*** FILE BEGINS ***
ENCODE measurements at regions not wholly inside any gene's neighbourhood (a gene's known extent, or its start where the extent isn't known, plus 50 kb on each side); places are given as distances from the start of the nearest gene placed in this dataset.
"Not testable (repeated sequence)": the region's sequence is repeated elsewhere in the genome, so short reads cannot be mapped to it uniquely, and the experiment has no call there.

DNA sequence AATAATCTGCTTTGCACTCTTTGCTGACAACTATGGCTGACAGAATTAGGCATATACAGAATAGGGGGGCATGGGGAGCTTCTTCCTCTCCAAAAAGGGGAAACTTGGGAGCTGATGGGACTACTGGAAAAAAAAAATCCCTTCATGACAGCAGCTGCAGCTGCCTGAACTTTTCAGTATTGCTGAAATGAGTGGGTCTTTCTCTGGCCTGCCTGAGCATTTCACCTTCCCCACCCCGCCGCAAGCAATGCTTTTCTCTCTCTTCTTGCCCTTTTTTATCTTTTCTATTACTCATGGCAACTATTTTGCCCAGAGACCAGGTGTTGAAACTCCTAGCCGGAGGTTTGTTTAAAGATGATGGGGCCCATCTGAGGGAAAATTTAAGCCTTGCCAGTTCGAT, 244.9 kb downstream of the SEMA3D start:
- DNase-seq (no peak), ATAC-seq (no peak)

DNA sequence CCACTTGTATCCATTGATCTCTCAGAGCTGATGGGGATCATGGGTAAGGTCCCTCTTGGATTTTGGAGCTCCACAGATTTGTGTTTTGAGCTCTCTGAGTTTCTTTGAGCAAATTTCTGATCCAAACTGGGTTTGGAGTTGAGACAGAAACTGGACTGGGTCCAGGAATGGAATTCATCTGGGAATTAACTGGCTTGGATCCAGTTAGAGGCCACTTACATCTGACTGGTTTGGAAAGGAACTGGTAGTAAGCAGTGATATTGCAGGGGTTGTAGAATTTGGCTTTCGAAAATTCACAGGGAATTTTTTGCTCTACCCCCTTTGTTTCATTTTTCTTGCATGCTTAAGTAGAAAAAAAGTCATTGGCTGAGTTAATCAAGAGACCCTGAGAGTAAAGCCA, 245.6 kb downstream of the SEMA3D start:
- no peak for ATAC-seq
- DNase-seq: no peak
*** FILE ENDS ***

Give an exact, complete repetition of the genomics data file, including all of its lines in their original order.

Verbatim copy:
ENCODE measurements at regions not wholly inside any gene's neighbourhood (a gene's known extent, or its start where the extent isn't known, plus 50 kb on each side); places are given as distances from the start of the nearest gene placed in this dataset.
"Not testable (repeated sequence)": the region's sequence is repeated elsewhere in the genome, so short reads cannot be mapped to it uniquely, and the experiment has no call there.

DNA sequence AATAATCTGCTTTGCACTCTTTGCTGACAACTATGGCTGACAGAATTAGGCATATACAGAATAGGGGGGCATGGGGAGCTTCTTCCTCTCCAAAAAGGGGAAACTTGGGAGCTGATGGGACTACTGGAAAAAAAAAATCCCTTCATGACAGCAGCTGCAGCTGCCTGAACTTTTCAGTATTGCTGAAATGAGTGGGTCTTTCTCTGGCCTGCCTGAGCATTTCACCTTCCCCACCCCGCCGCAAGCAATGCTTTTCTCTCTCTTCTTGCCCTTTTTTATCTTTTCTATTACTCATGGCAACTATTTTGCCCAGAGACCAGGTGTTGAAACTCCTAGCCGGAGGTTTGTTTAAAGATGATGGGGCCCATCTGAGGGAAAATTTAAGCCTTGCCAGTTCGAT, 244.9 kb downstream of the SEMA3D start:
- DNase-seq (no peak), ATAC-seq (no peak)

DNA sequence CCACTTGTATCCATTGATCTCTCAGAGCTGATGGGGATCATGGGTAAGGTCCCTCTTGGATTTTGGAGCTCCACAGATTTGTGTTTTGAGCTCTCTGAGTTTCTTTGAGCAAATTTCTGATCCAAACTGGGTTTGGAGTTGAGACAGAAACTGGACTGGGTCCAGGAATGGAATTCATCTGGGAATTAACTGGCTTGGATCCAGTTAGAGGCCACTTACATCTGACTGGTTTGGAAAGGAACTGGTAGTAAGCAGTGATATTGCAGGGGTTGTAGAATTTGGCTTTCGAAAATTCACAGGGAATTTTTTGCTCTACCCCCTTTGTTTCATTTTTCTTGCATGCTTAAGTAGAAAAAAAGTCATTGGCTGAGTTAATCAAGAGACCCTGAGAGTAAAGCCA, 245.6 kb downstream of the SEMA3D start:
- no peak for ATAC-seq
- DNase-seq: no peak